Back to the prism issue for a moment. Because lenses with wide apertures are shaped more like prisms, they are more likely to suffer from chromatic aberration. Chromatic aberration is literally the “pulling apart of colors that I mentioned early. Modern lens coatings and aspherical lens shapes help cut down on this, but it’s still a risk, especially in older lenses.

Chromatic aberration can make things on one color appear foggy or sometimes make them appear slightly shifted in position. The pinks of the flowers and the light green leaves at the top of this image have a slight haze around them due to chromatic aberration. They are not out of focus, but they are a much different color than the surrounding background color, which emphasizes the aberration.


Lens flare is a little more commonly encountered than chromatic aberration. Flare occurs when a light source is directly hitting your lens. It might not even be in the image, it might be just out of frame. It cause circles or streaks of light to appear in the final image. Point a wide angle lens at the sun, and you’ll see what I’m talking about.

This problem is also related to the prism issue, and wide aperture lenses are much more prone to flare than lenses with smaller apertures. Lens coatings help, but the best solution for flare is a lens hood. While hoods dont help if the light source in your frame, they do a great job of blocking that light coming from just outside the image.

A completely unrelated benefit is that they protect you lens from unintentional bumps and drops as well. The images below has a huge amount of flare, this is due to the wide aperture of the lens, and the wide angle of the lens. Wide angle lenses are more prone to flare as well.

Focusing in Brackets

Focusing a lens at f/2.8 can be difficult. The ultra fast lenses, like the f/1.2 and f/1.4, can be so touchy that autofocus systems can have trouble with them. Autofocus works best in high contrast situations, so in low contrast scenes it might be necessary to do a little bracketing.

Most people know about exposure bracketing, and the perfectionists among us might even dabble with white balance bracketing. Focus bracketing follows the same process. This technique will only really work with stationary or mostly stationary objects. Just use your autofocus to start. Once it’s locked on, just turn it off. Manually back the focus up a little, shoot, and then go a little past where it was before, and shoot again.

We are talking about half a millimeter in both directions. Less is more with this one. If you look closely at this photo, the nose of the dog is in focus, but the eyes are just a little off. If I bracketed my focus, I probably could have corrected this.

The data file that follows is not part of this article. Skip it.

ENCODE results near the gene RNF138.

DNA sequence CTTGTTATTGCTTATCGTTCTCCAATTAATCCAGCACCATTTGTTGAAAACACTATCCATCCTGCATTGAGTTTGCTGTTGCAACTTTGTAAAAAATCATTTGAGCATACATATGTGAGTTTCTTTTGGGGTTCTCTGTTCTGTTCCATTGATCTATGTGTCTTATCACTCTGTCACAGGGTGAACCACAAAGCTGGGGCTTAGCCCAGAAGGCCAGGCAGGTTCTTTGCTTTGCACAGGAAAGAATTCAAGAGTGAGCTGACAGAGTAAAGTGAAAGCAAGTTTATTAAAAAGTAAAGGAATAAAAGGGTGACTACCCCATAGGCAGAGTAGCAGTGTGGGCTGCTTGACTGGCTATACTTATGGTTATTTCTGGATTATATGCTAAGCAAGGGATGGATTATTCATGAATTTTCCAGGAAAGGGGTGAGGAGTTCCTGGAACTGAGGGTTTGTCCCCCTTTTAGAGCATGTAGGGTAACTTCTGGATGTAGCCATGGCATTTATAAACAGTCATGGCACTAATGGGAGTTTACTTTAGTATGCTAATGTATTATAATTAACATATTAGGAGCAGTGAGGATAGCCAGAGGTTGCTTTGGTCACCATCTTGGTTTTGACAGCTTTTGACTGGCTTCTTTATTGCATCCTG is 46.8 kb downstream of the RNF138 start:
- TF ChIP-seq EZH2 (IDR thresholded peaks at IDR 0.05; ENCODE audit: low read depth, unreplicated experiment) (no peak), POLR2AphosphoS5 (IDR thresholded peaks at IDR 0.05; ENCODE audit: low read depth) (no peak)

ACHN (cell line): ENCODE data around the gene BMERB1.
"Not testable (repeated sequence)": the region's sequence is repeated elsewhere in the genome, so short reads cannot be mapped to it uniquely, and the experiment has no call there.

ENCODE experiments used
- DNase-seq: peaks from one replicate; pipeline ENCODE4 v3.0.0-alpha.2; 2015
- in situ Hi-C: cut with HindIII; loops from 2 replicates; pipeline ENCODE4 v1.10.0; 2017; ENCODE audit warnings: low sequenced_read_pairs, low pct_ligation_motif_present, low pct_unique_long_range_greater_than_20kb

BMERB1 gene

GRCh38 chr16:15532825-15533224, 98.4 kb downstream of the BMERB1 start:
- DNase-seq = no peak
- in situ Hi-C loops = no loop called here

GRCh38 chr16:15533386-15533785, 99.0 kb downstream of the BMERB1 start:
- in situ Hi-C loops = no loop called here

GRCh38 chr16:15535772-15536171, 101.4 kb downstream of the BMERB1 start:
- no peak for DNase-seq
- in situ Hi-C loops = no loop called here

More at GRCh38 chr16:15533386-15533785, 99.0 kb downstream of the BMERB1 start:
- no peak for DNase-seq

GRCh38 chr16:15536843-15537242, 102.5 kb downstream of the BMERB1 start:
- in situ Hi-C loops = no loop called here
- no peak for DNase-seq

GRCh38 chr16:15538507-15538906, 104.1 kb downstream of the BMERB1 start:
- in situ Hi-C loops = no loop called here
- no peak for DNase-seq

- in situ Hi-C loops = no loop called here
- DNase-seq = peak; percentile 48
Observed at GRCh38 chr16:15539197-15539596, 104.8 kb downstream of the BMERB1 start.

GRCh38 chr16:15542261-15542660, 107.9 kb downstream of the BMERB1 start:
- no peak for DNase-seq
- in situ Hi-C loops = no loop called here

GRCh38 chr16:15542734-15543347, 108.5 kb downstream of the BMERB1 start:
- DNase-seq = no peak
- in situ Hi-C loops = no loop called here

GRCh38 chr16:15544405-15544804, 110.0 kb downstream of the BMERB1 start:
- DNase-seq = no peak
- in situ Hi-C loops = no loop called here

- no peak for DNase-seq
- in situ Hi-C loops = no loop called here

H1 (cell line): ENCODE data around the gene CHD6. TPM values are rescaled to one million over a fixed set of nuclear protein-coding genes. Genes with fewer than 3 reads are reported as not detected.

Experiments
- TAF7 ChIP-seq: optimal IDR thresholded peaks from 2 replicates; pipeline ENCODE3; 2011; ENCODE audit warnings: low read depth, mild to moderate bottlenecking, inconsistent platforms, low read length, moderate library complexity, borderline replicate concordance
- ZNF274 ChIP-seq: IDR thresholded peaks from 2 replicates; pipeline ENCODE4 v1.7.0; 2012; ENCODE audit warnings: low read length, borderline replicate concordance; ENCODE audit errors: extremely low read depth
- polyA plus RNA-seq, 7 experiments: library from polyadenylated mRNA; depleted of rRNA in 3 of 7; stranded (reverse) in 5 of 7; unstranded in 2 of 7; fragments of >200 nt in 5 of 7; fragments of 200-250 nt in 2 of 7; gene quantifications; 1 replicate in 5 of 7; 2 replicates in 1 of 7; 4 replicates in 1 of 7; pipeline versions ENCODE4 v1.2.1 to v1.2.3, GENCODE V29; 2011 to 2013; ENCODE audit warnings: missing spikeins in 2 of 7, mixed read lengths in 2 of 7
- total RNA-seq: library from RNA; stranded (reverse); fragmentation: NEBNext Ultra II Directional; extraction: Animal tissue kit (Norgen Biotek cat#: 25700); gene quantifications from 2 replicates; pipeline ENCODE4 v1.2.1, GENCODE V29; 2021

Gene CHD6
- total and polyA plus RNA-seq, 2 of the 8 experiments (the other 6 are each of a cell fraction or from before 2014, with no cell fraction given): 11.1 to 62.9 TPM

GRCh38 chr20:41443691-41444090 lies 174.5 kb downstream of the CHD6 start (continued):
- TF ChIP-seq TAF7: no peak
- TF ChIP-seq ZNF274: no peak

What Do I Do With It?

There are many reasons for using a shallow depth-of-field. The most common is a compositional technique called selective focus. This brings attention to something in a cluttered situation by making it the only thing in focus. This can be used to clean up cluttered backgrounds. But using a shallow depth-of-field while it’s snowing or raining, allows you to essentially make the precipitation disappear.

Another thing is using a shallow depth-of-field when there are small light sources in the background like traffic lights or holiday lights. The depth-of-field will turn these lights into beautiful glowing orbs. But using a shallow depth-of-field can also give your images a dream-like quality or make them appear nostalgic like the image below.

Some Gear Recommendations

Most of the photos shown in this tutorial were shot with a Nikon 50mm f/1.2 and a Nikon 85mm f/1.4. These are both manual focus lenses and, needless to say, they are a pain to focus on a Digital SLR.

If I had unlimited funds, I would purchase a new ground glass screen for my camera. If you’re camera allows you to interchange these, you can buy one with split-screen rangefinder patch or other good focusing aides. If you have manual focus lenses, read through your manual to decide what the best settings for focusing your lenses.

When you purchase your lenses, I highly suggest getting the brand-name, dedicated lens hood. Most lenses come with them, but the high-end lenses always at least offer them as an accessory. An after-market lens hood will usually involve using your filter threads, which will make it hard to use filters.

So if you havent made the plunge, start saving your pennies, because it is totally worth it. And after reading this, you won’t be dummy about using shallow depth-of-field…